"I don't know if it will take one day, one month or one year," Courier said. But he won't be back until he regains the heart that got him to the top.

There's more. To counteract the snooty image that still clings to tennis, ATP Tour organizers recently relaxed the rules governing fan movement in the stands, and they're experimenting with piped-in rock and roll during the changeovers. A nice loosening-up mechanism? Not to hear France's Guy Forget or grunge icon Andre Agassi tell it. Both players brayed long and loud about the distractions--and they were right.

Bad as they are, these problems are easy putaways compared to the game's stylistic woes. As any skinny nine-year-old wielding a $300 Wilson Hammer can tell you, today's high-tech, oversize tennis racquets have evolved into assault weapons. That has transformed young players, especially the men, into hard-bashing automatons with 120-mile-an-hour serves and scorching groundstrokes. The result? Shorter points and less beauty. The well-executed drop shot and the cunningly angled volley are endangered species; the brutal shootout is in.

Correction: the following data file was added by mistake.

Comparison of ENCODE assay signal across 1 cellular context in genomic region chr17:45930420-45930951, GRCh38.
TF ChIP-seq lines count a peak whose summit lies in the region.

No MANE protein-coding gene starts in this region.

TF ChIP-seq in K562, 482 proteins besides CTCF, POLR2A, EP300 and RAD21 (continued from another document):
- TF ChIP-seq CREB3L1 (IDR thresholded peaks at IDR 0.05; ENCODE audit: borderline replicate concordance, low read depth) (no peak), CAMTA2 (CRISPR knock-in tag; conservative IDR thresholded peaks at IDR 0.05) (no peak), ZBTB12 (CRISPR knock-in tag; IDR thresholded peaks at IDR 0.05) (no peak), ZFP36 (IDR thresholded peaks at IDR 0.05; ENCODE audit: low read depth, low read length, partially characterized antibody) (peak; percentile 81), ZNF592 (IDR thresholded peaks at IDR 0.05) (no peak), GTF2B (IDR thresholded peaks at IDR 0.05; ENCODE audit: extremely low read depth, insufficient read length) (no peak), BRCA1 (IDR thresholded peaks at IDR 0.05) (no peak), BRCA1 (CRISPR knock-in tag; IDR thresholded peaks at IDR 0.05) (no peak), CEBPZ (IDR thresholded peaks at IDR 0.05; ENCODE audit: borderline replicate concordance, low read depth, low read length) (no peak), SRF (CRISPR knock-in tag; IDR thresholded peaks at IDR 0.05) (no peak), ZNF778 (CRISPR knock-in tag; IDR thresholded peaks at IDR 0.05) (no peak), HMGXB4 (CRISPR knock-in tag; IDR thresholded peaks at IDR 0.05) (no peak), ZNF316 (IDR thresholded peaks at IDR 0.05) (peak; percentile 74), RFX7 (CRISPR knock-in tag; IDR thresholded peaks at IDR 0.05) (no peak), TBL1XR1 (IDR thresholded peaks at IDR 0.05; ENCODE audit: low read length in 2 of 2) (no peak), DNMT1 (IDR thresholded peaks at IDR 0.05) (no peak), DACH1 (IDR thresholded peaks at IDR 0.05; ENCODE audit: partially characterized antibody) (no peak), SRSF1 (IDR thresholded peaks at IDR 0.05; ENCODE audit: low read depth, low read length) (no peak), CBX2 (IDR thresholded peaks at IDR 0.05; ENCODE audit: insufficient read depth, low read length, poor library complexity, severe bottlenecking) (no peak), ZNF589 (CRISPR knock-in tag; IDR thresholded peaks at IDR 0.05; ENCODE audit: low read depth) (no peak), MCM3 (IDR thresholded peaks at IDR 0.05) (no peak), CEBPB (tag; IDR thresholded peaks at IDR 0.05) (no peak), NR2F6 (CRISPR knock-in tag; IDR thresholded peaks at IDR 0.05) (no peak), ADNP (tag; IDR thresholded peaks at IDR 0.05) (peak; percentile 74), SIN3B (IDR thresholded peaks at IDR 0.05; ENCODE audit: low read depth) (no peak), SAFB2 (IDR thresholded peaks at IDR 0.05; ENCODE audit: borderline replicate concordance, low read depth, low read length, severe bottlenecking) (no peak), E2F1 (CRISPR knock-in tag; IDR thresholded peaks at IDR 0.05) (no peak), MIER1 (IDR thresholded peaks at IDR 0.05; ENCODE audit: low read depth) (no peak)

Believe it or not, the tennis establishment is now considering higher nets, longer courts and a radical first-serve-only rule to bring back the fans and the classic strategies. Good luck.

In the meantime, the U.S. Open will produce the same two singles winners, Steffi Graf and Pete Sampras, that every major hard-court tournament produces these days.

Game, set, match. Kindly excuse us while we tune in the tractor pull.